Since the start of lockdown, I’ve been getting out for a walk at least once a day. Sometimes twice. On the way back I call into a local café and buy a takeaway coffee – skinny flat white 1 sugar extra hot. Then I go sit on a bench and look out over Port Philip Bay. 10 reflective minutes later I make my way back home.
That’s the short version
The longer version goes something like this: check the weather forecast and decide between 2 jumpers, coat and beanie + camera, or 1 hoodie, sleeveless jerkin and sunscreen + camera, or just a hoodie + camera? Which route shall I take? Left down Central or straight down to Ebden? Which café shall I buy my takeaway from today? – I try to buy from each of them so that each one gets supported equally. Black Drop has the best coffee but Gulay in United appreciates a cheery chat. Bob in Endo’s gets a go but he often only gives ¾ of a cup. Still, I try to be fair – they are all struggling to keep their businesses alive.
So many shops have ‘For Lease’ pasted on the window. Others are using this down-time to renovate or redevelop the inside of their shops. Some have stacks of correspondence piling up on their doormats inside. A Hairdresser has one of those clock dials on the front door that says ‘Gone to lunch – back in October’. The one I like best is in a café called The Colonel’s Son, it has a notice which says ‘ We hope you stay COVID negative, but while you’re in here, please stay positive’.
But my favourite café is run by Wang Zi Yong – it’s called Happy Jacques. He took the business over just before lockdown. We always chat. He always smiles. He never complains – well not in English, I’m sure he does in Mandarin – who could blame him. But he’s hanging in there and making the best of some very difficult circumstances. I’ve suggested he should change the name of his café to Happy Wang’s. He thinks that’s very funny. His young assistant, Fiona from Shanghai, until very recently was travelling from Sunshine to the shop – a trip of 2 hours each way on public transport. Last week she moved into a flat 5 mins walk away. She smiles a lot too and is a terrific barista. She says her Chinese name is too hard to say, and anyway she likes Fiona.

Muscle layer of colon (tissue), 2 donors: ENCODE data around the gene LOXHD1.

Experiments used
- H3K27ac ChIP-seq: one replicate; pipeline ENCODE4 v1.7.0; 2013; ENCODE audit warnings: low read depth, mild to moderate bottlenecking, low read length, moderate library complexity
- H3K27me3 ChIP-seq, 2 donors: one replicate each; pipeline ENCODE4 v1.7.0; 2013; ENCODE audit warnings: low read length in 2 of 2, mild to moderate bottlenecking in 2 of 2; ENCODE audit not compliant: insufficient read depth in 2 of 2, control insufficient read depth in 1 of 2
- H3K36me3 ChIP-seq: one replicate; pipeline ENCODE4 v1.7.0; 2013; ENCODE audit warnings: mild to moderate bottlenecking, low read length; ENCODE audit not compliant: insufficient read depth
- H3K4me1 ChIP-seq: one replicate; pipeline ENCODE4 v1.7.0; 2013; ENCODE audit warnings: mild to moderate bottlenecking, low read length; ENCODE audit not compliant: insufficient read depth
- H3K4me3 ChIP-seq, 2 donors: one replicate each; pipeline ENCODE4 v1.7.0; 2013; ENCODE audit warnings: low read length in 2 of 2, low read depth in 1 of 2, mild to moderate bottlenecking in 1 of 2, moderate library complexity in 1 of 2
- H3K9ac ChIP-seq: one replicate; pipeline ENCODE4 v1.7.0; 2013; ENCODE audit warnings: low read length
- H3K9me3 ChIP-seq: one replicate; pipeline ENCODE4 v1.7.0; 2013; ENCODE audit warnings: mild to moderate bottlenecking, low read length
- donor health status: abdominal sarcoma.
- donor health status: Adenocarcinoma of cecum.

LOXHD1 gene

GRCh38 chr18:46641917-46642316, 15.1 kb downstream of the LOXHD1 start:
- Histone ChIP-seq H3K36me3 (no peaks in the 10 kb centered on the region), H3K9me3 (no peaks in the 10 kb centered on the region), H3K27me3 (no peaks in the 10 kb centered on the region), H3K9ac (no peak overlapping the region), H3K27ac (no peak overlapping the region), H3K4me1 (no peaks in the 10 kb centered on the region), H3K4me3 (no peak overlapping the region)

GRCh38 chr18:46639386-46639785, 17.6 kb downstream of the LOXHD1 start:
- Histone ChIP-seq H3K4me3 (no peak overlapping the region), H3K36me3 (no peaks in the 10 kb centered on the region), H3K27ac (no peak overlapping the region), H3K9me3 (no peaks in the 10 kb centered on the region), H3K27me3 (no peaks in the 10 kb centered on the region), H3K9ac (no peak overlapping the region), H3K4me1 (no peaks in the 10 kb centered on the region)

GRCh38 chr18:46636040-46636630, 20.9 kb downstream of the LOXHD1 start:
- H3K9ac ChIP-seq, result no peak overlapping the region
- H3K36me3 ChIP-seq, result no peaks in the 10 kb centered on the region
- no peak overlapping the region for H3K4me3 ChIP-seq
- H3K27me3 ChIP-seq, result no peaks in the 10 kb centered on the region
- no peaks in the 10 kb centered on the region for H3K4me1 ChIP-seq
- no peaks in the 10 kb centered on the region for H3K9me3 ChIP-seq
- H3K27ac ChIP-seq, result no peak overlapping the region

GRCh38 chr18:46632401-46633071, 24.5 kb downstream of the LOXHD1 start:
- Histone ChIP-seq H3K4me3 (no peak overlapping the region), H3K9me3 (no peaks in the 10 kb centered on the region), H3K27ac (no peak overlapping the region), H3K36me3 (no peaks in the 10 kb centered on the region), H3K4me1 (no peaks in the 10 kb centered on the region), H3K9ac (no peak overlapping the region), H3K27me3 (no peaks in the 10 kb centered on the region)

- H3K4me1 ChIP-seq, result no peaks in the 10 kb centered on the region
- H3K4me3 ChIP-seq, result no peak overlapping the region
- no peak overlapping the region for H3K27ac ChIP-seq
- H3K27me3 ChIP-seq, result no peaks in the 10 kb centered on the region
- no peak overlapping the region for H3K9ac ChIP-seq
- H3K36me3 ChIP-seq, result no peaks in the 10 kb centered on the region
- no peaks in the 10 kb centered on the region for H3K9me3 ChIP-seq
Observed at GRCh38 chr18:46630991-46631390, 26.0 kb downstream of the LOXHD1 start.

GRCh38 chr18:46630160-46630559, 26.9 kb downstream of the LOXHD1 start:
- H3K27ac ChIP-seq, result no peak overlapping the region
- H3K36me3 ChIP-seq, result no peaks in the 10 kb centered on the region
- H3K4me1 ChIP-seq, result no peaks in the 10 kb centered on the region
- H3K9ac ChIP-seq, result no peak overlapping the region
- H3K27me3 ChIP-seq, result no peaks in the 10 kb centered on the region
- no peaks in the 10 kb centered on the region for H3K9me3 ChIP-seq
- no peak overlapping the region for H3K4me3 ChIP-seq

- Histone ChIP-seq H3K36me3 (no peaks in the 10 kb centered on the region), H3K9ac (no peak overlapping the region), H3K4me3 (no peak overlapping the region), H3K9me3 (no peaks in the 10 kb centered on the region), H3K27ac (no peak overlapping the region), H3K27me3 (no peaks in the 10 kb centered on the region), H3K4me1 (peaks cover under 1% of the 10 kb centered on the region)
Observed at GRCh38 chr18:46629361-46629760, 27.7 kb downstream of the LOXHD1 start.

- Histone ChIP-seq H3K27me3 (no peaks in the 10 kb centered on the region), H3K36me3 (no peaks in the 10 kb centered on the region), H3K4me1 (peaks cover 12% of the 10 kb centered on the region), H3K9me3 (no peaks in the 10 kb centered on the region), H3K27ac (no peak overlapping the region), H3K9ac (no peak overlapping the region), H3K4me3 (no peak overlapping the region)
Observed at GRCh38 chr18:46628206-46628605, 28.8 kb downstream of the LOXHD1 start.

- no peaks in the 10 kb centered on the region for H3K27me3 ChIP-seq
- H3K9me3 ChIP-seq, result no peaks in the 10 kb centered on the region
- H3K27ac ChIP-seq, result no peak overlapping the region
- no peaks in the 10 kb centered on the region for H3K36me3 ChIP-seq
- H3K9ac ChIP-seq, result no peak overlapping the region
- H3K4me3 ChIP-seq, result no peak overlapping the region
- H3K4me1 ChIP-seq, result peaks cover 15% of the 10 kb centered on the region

Then, with a cup in one hand and camera in the other, I make my way to one of the foreshore benches. Each bench offers a different perspective. Some of them have ‘In Memory’ plaques remembering ‘Daisy and Jack’ who loved to sit there decades ago. Sometimes they are all occupied ( the benches, not the perspectives) and I have to make do with sitting on the little blue stone wall opposite the Surf Life Saving Club. I don’t mind really. The view is just the same and it’s better for my posture. I often have company on the wall which is an added bonus. I took this photo on Wednesday of a more recent companion ( see below). I found myself wondering what it would be like having to stand or rest on one leg all the time. But then, even one-legged seagulls get to fly. On windy days it’s a genuine delight watching them simply lean into the wind and sweep and swoop and then just ‘hang’ there, about 6 ft above my head. Wings resisting just enough wind to let them hover and look around. Looking at me as if to say, ‘Aren’t I the lucky one – the one with the disability’. Then with a turn of the head, she’s gone.
And with that, I head home. You know, I can’t recall the last time I felt bored. I’ve always cherished the mundane: little ordinary things hold my attention and delight my spirit. The mundane is full of glorious moments if you take the time to sit with them.